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You can install it, use it, benchmark it, and check everything yourself.

It's not open-source, but there is plenty of closed-source proprietary software, and plenty of buyers who care about solving their problems and paying money to get that done (and ensure the vendor stays alive).

If you don't want to use a closed-source product then that's your prerogative, but I don't see how you're making a dev/engineering decision by ignoring a product because of that.




because the source is important, it tells the buyer they have a future if they no longer like your services; closed source means they are locked into whatever fresh hell might come upon your company which in turn unleashes fresh hell upon their decision to buy in.. in 2018+ it's just a smart decision to make


The vast majority of companies can barely build their own products, let alone study the source code of complex 3rd-party software. A distributed SQL database is on the extreme end of knowledge required to even understand it, so I'm not sure how open-source is going to help you.

As a counter-example, rethinkdb is open-source but the company failed and nobody cares about using it anymore. What would you do with that? Start building new database features yourself? Or just get your data out and move to a different system?


You will be able to at least maintain it, fix bugs, security issues. Maybe even start working on new features, promote your fork, revive some of the community, find people with relevant expertise, etc.

Databases are so lock-iny and critical that it's only natural for closed source database startups to be considered too risky to touch.


Possible doesn't mean realistic. As stated, 99.99% of companies are not going to come close to understanding, forking, and running their own build of a database.

It's better to practice proper vendor management and weigh all the risks and realities instead. If you're not more capitalized and viable then your vendor, then you have more important things to worry about then your vendor disappearing overnight.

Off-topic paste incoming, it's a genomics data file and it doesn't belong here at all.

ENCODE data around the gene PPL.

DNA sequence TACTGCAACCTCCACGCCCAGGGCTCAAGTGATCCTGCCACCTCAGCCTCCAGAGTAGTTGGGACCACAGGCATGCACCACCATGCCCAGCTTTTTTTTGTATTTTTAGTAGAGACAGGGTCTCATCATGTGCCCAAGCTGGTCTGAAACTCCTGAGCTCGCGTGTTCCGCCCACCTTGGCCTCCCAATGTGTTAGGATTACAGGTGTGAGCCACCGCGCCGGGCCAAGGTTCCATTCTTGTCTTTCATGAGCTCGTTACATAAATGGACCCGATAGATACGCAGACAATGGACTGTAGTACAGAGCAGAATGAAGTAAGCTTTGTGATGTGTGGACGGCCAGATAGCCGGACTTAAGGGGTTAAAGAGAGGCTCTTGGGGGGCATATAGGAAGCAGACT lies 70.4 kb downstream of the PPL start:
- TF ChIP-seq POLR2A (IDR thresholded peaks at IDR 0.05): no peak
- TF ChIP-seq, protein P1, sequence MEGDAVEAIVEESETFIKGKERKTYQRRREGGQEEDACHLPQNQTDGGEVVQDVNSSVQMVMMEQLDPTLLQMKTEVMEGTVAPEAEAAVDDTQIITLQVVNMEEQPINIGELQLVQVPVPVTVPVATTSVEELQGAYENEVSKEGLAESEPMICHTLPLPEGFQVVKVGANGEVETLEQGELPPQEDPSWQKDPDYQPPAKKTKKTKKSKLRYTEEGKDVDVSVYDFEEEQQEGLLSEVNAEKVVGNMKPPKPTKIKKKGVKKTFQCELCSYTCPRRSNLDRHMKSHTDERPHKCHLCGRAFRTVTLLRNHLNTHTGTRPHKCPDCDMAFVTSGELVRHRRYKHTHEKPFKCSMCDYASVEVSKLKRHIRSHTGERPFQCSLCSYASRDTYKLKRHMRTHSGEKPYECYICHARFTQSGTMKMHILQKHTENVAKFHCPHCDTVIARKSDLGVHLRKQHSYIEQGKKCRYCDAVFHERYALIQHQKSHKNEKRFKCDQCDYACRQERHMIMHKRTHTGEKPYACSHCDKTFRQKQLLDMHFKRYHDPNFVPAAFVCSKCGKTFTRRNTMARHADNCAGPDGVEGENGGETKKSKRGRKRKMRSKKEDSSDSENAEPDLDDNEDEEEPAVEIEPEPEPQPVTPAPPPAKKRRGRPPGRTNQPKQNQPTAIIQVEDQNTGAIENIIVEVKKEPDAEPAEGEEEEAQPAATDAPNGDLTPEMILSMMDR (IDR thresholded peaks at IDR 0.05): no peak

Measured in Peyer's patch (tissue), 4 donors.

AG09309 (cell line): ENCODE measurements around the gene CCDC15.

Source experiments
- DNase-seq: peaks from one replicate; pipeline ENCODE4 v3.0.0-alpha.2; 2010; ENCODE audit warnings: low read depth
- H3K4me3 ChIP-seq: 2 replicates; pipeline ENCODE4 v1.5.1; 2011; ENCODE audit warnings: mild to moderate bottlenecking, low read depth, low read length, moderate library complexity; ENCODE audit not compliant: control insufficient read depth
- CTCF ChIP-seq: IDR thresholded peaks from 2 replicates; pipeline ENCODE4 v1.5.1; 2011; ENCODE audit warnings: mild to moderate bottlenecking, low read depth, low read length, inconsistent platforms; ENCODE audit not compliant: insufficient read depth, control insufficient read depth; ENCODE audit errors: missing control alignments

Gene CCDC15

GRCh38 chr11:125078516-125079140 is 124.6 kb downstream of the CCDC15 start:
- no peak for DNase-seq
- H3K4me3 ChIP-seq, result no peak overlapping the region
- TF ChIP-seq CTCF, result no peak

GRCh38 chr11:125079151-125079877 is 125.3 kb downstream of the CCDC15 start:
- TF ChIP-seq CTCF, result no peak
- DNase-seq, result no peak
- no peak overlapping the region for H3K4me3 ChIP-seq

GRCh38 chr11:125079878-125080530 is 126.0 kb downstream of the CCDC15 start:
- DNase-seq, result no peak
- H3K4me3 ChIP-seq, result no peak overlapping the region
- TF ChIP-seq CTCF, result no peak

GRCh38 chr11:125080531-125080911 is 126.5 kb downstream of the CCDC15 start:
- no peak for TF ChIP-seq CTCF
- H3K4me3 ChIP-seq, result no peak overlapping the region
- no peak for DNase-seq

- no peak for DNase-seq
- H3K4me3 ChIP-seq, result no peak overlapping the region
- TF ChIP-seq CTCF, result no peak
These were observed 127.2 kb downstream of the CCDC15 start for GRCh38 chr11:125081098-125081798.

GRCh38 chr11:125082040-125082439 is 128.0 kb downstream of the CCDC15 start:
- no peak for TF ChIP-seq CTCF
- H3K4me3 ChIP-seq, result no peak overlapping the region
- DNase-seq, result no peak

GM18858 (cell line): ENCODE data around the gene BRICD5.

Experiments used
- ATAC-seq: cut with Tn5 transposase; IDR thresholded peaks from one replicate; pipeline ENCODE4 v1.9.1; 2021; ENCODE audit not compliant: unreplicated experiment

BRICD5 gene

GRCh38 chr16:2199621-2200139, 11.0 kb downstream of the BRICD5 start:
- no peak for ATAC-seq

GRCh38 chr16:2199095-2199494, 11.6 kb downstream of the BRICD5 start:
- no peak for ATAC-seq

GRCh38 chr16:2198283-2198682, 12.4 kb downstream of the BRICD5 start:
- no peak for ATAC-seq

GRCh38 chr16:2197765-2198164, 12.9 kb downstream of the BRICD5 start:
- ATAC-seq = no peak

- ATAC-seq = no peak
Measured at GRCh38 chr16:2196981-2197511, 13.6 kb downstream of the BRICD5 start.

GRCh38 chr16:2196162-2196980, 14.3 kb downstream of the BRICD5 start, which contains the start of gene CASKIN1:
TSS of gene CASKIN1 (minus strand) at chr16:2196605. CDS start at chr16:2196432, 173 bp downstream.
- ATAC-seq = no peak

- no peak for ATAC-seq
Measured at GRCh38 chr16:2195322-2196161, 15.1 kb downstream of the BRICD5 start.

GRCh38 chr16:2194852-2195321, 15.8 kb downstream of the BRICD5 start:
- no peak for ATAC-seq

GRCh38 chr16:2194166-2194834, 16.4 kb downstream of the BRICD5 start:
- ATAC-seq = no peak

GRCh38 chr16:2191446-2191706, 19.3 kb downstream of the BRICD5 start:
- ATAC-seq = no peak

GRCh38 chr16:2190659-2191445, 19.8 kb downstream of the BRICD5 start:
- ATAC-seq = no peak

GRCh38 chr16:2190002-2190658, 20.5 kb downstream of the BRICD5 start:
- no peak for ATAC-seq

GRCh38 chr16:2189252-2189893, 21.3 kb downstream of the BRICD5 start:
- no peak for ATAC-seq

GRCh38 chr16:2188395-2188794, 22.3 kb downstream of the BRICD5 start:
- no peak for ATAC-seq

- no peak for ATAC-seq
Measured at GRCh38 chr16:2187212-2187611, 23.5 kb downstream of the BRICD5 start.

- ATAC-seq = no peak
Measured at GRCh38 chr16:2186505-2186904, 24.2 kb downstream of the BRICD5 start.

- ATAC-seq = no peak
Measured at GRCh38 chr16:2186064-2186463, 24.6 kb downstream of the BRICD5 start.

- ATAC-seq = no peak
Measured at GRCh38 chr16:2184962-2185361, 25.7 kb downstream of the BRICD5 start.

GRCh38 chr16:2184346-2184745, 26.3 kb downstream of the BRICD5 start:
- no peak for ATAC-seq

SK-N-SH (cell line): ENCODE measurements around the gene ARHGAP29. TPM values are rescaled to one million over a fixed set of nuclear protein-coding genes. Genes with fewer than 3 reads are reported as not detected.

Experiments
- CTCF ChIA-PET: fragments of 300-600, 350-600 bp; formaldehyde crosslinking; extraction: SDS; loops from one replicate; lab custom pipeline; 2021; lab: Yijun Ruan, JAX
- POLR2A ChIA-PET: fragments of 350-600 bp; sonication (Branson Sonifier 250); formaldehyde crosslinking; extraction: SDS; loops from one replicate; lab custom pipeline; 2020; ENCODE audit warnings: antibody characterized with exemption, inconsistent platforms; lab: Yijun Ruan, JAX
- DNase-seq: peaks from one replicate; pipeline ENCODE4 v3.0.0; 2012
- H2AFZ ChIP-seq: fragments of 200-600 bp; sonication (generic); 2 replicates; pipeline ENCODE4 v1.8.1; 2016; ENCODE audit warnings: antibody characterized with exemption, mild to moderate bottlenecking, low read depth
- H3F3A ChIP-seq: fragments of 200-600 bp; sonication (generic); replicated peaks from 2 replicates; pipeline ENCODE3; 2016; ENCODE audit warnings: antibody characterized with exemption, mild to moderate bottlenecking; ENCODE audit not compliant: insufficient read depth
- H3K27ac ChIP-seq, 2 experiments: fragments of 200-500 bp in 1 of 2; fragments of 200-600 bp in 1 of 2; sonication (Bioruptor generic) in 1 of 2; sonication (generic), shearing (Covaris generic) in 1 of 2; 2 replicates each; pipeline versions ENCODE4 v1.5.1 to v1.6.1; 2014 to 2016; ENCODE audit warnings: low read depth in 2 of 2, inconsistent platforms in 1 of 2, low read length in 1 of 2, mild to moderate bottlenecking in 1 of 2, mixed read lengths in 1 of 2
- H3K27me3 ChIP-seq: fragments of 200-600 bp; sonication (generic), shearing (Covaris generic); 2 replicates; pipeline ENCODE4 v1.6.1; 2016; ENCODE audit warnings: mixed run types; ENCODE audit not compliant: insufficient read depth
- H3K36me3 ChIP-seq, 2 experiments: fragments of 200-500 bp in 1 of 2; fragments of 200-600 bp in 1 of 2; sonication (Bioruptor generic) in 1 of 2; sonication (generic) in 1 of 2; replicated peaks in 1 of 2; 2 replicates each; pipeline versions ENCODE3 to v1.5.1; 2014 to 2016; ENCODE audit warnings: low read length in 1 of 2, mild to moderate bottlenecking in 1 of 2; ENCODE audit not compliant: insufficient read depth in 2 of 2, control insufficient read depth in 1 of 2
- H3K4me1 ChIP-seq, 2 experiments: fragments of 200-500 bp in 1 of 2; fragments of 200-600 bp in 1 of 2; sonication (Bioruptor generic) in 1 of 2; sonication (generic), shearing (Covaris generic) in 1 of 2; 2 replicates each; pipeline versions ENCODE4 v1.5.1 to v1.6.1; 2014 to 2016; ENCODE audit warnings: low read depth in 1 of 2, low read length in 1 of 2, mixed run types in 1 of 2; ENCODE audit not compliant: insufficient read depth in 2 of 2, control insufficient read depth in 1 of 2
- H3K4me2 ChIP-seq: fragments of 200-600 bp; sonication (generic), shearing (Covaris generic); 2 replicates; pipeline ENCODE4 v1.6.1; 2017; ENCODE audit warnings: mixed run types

/Widely used/ open source projects will find continued support; the user base of a project is a crucial part of the decision. Rethinkdb had only one serious site, who found it easier to port to a thin layer on top of Postgres when rethink collapsed.


That's not a technical decision though. That's a business decision.

A real technical reason might be "the ability to fix the software ourselves" or "easier debugging of the software". Avoiding vendor lock-in isn't a technical decision


Good luck with the source code of a database you didn't write...


I recently was able to unfuck my way out of a 300GB data loss resulting from a failed DB upgrade. By looking into the commit history of PostgreSQL, finding the commit with the PG_CATALOG_VERSION I needed, and compiling from that revision, I was able to re-run the upgrade with the parameters I needed. I'm not sure what I would have done if that had been MS SQL Server or something else.


You would send in a support ticket to the company and they would solve it for you.


> they would solve it for you

That hasn't been my experience, at least not on any suitable time scale.

I strongly suspect that the vast majority of those of us who have worked somewhere "not more capitalized and viable" than the vendor share that experience.

Even when a vendor's support engineer is fully capable of solving the problem, the sense of urgency can't reasonably be expected to match that of a much smaller customer facing potentially catastrophic data loss (or other existential-threat-level consequences).


Vendors have support plans and SLAs so if you need 24/7 support then make sure that is indeed what you're paying for.

I do not see how having spare engineering talent capable of reading, editing and running a custom database build is the more realistic or faster option for any business in case of issues.


> Vendors have support plans and SLAs so if you need 24/7 support then make sure that is indeed what you're paying for.

Those are totally useless during an existential crisis without associated indemnity (which any vendor would be crazy to provide) against loss due to failur to perform.

> I do not see how having spare engineering talent capable of reading, editing and running a custom database build is the more realistic or faster option for any business in case of issues.

I don't see how it isn't, considering that "custom database build" could be so simple as to be trivial. In the GP's case, it was merely using a specific version.

Even the characterization of the required engineering talent as "spare" seems incongruous, as, in small companies, the talent requird to handle unexpected problems with technlogies fundamenta to running the business is essential, not superfluous.


The proof is in the pudding. Plenty/most serious users of open source databases become customers of the relevant companies. The commercial license is usually a small fraction of the potential cost of an outage.


While plenty of closed source software systems are still being widely used, I think the world is dramatically moving towards open source. The world has changed and I think these expectations of being able to leverage an open source software is here to stay. This despite the fact that a vast majority may never actually read, fork or modify the source code.




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